So, a lot of the reason I came to understand that it wasn’t being studied more is there weren’t tools available for studying it. Clearly you have to do a little bit more than go down and say, ‘Oh wow everything glows!’. And so I started working with engineers to develop instruments that could better quantify bioluminescence in the ocean. I also doing more work from submersibles and eventually developed a technique that uses video image analysis to identify the animals by the type of flashes they produce. And it’s turned out to be a very powerful tool for mapping the 3D distribution patterns of animals in the ocean.
Helen - Even with the advancing technologies for venturing into the depths in person, Edie began to think about what she was missing.
Edie – Of the 100s of dives I’ve made in submersible I’ve always felt like how much is there out there that I’m not seeing because we’re scaring it away with our bright lights and noisy thrusters.
And so I wanted to develop a camera that could be left quietly on the bottom of the ocean that was battery powered but unlike cameras that had been used in the past I wanted it to be completely unobtrusive. So I used red light, sort of the way people studying nocturnal animals use infra red light on land, trouble is you can’t use infra red in the ocean because its absorbed so quickly in the water. So we used far red light and then a camera that was super sensitive to compensate for the fact that so much of that light is absorbed.
And so now we’ve started to study these animals in their natural habitat. I also developed an optical lure that imitates certain bioluminescent displays. That’s proved very valuable in working out this language of light and what kind of displays different animals respond to.
Helen - As well as learning about the fascinating lives of glittering deep ocean species, Edie has also started applying her bioluminescence research to helping solve some of the problems facing the oceans.
Edie – One of the big ones is tracking pollution. We have a lot of problem with non point-source pollution which is things like fertiliser and pesticides running off crop land, animals waste out of animal feed lots, toxic cocktails of hydrocarbons that run off our roads every time we have a rain storm. Just all kinds of things that are running off the land and having a very profound effect on coastal ecosystems.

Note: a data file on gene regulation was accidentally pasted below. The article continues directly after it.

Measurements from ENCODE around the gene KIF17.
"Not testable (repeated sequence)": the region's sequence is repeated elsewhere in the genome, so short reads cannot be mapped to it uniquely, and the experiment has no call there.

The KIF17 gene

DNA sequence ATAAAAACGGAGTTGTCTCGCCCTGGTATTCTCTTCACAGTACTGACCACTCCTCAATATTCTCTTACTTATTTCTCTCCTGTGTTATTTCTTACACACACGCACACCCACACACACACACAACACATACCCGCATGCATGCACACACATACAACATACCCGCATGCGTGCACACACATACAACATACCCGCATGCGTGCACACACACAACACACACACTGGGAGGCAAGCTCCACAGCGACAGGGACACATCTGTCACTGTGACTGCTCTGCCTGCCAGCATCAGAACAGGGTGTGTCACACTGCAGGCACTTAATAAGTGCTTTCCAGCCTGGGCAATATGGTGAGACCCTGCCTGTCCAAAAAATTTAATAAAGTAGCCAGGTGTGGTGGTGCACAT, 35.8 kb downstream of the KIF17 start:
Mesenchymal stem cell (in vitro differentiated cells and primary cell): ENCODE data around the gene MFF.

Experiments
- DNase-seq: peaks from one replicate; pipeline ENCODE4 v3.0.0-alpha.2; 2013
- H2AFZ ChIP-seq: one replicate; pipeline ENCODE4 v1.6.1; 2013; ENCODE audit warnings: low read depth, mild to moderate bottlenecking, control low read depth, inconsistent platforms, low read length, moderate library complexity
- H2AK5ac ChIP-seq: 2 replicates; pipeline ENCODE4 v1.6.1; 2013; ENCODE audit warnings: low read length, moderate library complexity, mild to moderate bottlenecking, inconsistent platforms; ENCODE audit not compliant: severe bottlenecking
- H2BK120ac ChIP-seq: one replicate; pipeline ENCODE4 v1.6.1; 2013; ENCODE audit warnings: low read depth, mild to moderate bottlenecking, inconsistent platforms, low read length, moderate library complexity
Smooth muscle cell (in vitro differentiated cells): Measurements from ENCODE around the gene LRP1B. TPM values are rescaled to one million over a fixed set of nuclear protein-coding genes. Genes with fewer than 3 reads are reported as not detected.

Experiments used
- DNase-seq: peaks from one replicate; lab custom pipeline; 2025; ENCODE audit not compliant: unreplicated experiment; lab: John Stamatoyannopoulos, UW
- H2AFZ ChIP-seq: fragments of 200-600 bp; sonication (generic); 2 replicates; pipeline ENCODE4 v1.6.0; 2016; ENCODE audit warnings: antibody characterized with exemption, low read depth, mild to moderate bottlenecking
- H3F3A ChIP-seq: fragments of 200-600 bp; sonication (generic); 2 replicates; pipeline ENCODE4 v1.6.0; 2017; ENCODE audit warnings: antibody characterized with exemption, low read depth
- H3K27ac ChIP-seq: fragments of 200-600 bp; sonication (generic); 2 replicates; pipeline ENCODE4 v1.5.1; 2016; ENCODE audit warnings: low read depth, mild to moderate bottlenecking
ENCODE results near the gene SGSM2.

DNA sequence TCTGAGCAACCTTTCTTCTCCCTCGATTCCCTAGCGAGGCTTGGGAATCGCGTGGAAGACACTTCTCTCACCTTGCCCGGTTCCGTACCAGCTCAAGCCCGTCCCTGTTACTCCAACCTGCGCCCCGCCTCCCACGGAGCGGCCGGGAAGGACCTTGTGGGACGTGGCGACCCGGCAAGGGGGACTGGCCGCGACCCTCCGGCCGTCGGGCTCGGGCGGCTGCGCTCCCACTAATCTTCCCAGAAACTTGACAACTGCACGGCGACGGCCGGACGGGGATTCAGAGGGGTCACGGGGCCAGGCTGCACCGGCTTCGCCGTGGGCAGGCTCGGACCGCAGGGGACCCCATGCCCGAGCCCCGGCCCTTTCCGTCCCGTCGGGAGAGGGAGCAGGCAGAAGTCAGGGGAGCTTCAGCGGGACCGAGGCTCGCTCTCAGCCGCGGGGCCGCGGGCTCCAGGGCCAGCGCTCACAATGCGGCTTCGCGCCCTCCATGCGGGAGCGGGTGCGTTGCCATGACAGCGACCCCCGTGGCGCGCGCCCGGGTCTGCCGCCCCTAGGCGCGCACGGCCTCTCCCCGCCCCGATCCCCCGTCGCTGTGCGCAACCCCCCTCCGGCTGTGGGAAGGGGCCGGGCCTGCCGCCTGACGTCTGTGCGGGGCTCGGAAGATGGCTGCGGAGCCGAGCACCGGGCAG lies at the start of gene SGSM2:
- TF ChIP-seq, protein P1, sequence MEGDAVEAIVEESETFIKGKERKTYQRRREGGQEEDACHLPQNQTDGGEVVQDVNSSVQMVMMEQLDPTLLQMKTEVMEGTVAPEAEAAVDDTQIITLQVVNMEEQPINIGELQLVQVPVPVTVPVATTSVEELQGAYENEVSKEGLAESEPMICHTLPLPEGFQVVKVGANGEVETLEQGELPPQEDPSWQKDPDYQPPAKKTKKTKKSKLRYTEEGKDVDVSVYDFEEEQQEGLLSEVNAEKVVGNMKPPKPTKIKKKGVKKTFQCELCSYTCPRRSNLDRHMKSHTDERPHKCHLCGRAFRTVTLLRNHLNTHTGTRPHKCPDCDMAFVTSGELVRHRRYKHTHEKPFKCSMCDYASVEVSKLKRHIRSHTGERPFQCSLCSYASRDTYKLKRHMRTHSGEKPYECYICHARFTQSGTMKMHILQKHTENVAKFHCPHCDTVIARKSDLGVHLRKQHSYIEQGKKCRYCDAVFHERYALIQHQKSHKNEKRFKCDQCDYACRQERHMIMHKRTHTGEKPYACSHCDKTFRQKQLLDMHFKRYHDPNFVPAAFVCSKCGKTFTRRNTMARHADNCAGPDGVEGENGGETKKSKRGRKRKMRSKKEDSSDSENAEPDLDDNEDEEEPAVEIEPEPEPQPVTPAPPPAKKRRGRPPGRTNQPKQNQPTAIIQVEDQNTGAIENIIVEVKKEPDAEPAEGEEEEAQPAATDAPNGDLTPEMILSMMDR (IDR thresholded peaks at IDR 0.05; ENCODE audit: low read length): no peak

And so I felt like what we really want to do here is make pollution visible. So we’re actually using bioluminescence to do that. We use bacterial bioluminescence.
The reason bacteria glow all the time is that the bioluminescence is linked to the respiratory chain – so the breathing of the bacteria. And any pollutant that interferes with that, dims the light.
So the bioluminescent bacteria are akin to a canary in a coalmine. Miners used to take a canary down with them before they had sensors that could detect the poisonous gases that they had to be concerned about. They knew when the canary stopped singing or keeled over that they better get out of there very quickly. And that’s what’s known as a broad-spectrum bioassay. You’re not measuring for a specific pollutant but a whole range of them. And that’s what the bacteria do for us.
So we take sediment samples. When you’re talking about water pollution most of the water pollution actually resides in sediments. So we take sediments and test the bacteria against these sediments and figure out where the toxins are accumulating in the environment.
And then we’ve also developed a water quality monitoring system called a Kilroy - because we hope these guys are going to be everywhere – that allows us to track the pollutant back to its source.
My dream is to get a pollution layer onto Google earth so that people can see the pollutants in their own back yards and in their favourite waterways and then work together to figure out what we can do to solve these problems.
Find out more:
ORCA (Ocean Research and Conservation Association)
Edith Widder TED talk